The landscape is one of arts most enduring subject matters–however, depending on the artist and period, the execution of a landscape has been ever changing. When looking at Mark Rothko’s mid 20th century color-field paintings, the viewer almost steps inside of it into an abstracted landscape. Detached from the material world and without any context, the viewer mind is left able to project any scene onto the canvas. The colors on the canvas provide the only boundaries for the landscape. The color which are painted mostly in two sections, form a horizon line that separates the sky and the earth or water below. The Rothko colorfield paintings allow the viewer to create their own ideal landscape by leaving the subject matter vague and open to their own projections.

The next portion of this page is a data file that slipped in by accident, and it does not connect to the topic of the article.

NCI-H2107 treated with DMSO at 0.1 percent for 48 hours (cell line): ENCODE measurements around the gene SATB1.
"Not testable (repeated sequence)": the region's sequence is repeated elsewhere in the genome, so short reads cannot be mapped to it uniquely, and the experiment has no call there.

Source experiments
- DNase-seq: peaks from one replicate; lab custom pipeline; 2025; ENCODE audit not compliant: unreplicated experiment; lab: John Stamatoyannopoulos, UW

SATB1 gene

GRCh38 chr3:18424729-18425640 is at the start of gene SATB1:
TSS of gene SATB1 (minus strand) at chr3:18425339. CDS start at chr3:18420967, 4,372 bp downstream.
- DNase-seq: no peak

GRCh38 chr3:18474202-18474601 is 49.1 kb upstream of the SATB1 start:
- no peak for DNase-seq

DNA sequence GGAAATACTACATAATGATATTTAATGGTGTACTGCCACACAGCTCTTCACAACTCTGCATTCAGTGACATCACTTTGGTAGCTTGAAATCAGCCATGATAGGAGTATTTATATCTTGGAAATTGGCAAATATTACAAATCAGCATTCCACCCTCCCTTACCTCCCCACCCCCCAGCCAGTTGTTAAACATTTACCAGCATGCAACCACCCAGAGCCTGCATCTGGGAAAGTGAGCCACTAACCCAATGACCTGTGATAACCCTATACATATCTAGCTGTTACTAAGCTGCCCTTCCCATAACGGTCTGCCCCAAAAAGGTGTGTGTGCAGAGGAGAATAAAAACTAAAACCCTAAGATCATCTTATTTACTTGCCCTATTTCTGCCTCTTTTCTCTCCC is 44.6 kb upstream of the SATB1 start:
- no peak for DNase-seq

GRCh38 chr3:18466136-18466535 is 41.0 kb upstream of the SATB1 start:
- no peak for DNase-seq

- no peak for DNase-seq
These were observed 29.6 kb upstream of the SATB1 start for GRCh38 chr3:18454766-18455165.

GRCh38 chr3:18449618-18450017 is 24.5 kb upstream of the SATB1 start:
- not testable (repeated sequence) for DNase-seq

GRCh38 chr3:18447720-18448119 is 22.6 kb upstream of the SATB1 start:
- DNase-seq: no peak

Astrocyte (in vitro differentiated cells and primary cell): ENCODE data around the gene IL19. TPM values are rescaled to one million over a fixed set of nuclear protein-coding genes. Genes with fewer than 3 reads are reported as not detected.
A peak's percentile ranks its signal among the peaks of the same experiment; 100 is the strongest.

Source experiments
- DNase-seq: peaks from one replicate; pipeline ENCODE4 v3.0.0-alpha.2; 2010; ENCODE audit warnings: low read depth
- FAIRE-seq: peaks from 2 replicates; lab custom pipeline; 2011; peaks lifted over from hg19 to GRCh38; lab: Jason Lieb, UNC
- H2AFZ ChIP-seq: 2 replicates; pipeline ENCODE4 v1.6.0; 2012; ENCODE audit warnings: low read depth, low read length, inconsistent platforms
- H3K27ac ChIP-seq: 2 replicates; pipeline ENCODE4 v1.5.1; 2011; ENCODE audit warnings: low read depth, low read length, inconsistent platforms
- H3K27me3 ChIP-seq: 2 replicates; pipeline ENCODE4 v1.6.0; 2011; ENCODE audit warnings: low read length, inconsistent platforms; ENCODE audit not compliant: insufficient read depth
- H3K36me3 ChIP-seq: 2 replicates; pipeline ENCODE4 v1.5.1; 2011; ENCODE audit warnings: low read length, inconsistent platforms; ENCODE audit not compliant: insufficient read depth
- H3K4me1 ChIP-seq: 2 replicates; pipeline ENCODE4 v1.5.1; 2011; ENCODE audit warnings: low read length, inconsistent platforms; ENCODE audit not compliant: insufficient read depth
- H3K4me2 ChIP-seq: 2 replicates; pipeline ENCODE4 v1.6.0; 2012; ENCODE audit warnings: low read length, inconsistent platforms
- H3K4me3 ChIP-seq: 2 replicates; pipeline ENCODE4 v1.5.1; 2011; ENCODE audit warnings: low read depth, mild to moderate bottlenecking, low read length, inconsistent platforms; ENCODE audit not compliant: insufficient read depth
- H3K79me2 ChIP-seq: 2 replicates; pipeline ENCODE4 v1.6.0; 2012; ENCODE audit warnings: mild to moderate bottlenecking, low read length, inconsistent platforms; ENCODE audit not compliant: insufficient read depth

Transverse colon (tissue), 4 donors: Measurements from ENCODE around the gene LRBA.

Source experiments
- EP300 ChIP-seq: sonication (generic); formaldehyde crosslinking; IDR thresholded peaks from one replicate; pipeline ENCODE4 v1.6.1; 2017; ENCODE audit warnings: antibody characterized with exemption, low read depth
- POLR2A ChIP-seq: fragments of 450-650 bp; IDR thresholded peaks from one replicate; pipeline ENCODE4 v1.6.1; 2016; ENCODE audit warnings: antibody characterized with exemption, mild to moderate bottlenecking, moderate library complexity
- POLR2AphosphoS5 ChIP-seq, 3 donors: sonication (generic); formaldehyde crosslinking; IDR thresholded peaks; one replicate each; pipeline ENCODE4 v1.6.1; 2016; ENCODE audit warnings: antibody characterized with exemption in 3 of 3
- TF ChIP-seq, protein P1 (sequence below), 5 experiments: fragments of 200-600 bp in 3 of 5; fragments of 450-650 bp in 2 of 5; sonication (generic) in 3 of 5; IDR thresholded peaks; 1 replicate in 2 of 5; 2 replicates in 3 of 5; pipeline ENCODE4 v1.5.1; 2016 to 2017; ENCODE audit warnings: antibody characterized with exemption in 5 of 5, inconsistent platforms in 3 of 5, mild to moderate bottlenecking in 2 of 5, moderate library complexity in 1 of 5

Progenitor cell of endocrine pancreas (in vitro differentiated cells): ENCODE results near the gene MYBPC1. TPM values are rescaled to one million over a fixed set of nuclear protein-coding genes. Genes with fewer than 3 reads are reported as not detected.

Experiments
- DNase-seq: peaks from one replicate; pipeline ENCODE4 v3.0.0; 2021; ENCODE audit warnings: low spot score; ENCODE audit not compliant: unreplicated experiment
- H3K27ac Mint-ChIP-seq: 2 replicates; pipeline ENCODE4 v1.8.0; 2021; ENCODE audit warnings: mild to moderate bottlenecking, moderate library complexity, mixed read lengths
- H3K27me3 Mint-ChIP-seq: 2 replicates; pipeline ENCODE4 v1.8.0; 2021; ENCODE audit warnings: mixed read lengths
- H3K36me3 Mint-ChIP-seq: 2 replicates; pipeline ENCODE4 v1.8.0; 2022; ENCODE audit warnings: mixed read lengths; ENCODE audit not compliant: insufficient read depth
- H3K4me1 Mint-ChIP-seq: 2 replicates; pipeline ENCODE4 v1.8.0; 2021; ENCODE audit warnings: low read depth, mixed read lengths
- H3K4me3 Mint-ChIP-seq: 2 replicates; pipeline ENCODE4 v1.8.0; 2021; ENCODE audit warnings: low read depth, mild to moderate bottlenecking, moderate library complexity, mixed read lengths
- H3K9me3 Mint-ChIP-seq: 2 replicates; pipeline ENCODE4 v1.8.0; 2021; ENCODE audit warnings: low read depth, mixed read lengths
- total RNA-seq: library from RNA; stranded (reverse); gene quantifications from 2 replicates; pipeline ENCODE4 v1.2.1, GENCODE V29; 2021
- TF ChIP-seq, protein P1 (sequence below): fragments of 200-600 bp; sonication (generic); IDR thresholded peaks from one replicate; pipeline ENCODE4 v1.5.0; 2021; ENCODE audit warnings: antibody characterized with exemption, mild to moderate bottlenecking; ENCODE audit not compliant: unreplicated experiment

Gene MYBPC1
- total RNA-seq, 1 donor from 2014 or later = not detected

Conversely, German artist Gerhard Richter’s late 20th-century photorealistic landscapes are seemingly the antithesis of Rothko’s. Richter’s landscapes, however, still have the same painterly and abstract quality about them like Rothko’s color fields. Richter’s landscape show you one specific scene in such a realistic way that they are almost crossing into unrealistic territory. This connection between the totally abstract Rothko landscape and the photorealistic Richter one can be easily made when an examples of each artist’s landscape are viewed next to each other. For example, when looking at the first painting in this below and Mark Rothko’s completely black canvas from the Rothko Chapel, the viewer can see into the painting and see the exact scene that Richter paints to the right.
The connections between the genius abstract painter and the master painter of realism are more than what meets the eye.